This is Your Brain… on Love.

According to a new study, you really can be addicted (using that word in the most scientific way) to love.

After researchers looked at brain scans of those who had recently broken-up with loved ones, they found that recovering from a break-up is very similar to kicking an addiction to a drug.

“Romantic love is an addiction,” said Helen Fisher, a biological anthropologist at Rutgers University and author of a recent study. Fishers believes that more contemporary addictions to things like nicotine, drugs, sex, or gambling are modern adaptations to the same ancient brain pathway that evolved millions of years ago. That love pathway evolved as a way to glue individuals to one another, focusing intense energy on a particular individual to ensure the continuation of our species.

Fisher, who has studied love, sex and relationships for more than a decade, previously focused on those happily in love. More recently, Fisher wanted to find out what was going on in the brain when sudden loss of love happened. She sees her most recent study using the just-jilted and dejected is he most important study she’ll ever do.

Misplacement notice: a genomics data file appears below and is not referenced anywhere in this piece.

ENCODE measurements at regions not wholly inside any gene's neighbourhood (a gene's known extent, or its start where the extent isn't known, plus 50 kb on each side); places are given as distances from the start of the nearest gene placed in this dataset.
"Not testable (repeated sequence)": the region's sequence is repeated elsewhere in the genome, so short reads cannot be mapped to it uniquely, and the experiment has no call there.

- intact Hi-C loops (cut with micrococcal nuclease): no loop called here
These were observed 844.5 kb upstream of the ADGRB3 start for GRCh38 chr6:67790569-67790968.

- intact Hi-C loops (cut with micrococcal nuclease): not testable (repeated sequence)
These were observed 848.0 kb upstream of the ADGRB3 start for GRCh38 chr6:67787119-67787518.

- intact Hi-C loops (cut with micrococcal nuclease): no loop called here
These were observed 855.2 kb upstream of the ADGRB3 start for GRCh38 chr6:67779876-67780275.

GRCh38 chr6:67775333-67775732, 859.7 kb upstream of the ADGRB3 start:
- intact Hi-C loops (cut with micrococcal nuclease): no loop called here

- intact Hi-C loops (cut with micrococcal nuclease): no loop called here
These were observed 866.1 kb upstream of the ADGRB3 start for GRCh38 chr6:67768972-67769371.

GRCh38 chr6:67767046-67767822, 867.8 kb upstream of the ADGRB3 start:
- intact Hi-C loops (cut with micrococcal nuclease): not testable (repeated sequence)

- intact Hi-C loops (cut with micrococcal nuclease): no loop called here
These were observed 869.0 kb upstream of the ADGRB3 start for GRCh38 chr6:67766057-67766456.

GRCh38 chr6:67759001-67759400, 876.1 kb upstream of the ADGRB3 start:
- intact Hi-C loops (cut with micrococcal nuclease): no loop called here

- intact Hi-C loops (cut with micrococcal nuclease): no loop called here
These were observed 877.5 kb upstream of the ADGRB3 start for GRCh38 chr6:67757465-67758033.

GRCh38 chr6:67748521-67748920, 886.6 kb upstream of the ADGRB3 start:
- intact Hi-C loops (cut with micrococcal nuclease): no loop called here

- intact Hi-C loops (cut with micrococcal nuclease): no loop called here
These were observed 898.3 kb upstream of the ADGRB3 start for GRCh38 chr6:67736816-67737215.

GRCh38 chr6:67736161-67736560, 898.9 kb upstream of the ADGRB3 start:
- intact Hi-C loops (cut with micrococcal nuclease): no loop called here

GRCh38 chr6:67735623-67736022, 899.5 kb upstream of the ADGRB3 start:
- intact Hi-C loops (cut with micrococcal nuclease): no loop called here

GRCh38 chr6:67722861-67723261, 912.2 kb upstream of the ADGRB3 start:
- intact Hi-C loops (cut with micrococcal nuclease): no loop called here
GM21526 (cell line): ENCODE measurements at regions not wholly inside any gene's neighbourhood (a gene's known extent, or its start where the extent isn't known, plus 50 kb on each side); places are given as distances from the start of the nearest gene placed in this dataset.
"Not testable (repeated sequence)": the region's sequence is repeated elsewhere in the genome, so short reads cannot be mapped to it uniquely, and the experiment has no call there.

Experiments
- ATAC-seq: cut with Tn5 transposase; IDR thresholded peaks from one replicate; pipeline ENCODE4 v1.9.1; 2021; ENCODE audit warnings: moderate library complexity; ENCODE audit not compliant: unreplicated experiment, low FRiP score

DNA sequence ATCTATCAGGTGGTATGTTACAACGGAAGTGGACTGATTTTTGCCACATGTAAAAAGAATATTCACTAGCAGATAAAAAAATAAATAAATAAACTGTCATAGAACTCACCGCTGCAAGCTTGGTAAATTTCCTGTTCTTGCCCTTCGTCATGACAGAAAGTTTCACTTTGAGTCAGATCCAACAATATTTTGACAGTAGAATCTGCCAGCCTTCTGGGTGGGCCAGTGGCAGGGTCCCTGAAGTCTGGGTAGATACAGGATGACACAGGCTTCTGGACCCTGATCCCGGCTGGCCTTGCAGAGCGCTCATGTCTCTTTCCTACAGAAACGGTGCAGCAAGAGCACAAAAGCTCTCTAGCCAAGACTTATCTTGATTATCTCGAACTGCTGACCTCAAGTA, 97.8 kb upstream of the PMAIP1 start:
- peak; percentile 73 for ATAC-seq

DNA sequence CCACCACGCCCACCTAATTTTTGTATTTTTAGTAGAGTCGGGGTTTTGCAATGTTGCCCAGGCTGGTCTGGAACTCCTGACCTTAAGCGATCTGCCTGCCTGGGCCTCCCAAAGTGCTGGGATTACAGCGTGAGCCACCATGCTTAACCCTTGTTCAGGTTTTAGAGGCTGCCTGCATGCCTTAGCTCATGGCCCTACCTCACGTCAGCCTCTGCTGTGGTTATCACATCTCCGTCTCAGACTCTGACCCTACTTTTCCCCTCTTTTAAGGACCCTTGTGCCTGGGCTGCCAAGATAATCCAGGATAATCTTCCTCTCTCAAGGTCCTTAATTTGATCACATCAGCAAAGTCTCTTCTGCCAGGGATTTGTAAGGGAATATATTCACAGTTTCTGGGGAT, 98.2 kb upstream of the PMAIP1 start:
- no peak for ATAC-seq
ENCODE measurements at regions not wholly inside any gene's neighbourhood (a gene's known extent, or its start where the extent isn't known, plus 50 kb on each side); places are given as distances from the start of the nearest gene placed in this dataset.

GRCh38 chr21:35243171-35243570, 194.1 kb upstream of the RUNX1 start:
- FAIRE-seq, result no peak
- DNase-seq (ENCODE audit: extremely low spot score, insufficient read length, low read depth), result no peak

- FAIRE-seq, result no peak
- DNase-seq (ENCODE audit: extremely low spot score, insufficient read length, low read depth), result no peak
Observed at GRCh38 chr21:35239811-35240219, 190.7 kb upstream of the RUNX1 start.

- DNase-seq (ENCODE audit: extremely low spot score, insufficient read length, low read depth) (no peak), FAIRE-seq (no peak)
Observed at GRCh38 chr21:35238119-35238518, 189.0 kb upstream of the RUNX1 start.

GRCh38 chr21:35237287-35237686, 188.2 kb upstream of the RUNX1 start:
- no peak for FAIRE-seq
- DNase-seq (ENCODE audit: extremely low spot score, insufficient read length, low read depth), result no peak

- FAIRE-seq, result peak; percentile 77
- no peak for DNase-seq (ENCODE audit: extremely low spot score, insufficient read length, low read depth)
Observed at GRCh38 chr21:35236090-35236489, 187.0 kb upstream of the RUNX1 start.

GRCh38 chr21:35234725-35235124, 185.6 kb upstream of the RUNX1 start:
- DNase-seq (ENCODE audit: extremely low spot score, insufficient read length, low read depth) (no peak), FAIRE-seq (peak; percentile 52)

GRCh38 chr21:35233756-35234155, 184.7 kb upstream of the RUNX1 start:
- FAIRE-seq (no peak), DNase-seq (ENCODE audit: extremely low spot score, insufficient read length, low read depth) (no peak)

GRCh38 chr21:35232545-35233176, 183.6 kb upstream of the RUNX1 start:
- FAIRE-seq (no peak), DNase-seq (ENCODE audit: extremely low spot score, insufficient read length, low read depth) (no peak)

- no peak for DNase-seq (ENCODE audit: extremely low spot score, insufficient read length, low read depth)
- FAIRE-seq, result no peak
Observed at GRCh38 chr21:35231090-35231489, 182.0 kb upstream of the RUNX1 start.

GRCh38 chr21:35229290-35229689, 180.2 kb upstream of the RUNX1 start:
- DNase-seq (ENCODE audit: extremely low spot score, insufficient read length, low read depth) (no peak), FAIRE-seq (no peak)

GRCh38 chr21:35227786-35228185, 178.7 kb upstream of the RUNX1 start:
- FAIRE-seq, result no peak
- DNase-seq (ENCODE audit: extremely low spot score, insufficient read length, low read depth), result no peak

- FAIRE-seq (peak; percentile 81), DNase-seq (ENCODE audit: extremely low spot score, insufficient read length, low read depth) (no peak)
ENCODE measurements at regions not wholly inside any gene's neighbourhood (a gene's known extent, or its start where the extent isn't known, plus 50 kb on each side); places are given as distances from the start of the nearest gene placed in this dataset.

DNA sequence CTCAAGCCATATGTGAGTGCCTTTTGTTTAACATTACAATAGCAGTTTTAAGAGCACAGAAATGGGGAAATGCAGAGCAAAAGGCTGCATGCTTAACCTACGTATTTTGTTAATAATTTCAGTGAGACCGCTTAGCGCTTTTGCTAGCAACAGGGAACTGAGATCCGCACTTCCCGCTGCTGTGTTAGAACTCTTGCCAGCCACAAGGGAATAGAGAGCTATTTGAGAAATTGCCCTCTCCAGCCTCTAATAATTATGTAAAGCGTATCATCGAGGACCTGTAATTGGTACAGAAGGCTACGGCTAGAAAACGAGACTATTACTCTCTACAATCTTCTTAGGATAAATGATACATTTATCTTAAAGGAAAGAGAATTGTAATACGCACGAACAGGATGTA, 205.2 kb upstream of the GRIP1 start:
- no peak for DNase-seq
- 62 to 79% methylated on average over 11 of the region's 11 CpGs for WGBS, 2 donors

“Nobody gets out of love alive,” Fisher said. “You turn into a menace or a pest when you’ve been rejected. That’s when people stalk or commit suicide. (Love is) a very powerful brain system that has a dramatic effect on your entire life.”

The rejected love study

To test her love-as-an-addiction hypothesis, Fisher recruited 15 college-age, heterosexual men and women still raw and reeling from a recent break-up. On average, the participants had been rejected about two months prior to the study and said they were still in love.

As the participants looked at images of their ex lovers, the researchers looked at images of the participants’ brains.

Interestingly, the parts of the brain that lit up in Fisher’s study were the same ones associated with cocaine and nicotine addiction. The brain showed real physical pain as well as distress and attachment.

“There really is such a thing as a love addict,” says Helen Fisher. “When you are in love you absolutely crave the object of your affection. You’re willing to do crazy, stupid things, just as a person would while fighting a drug addiction.”

While psychologists have long helped clients cope with obsessions with love and relationships, some say the backing of science supporting love as an addiction could further help those seeking treatment for the condition.

“People have always said time heals love — and now using neurofeedback, we can add ‘addiction and love’ to the list of addictions for which we can help our clients,” says Leanne O’Neil. “As time goes on, the pain of rejected love does begin to fade, but in the meantime, there is a lot we can do to help our clients with resiliency and moving forward with their lives.“

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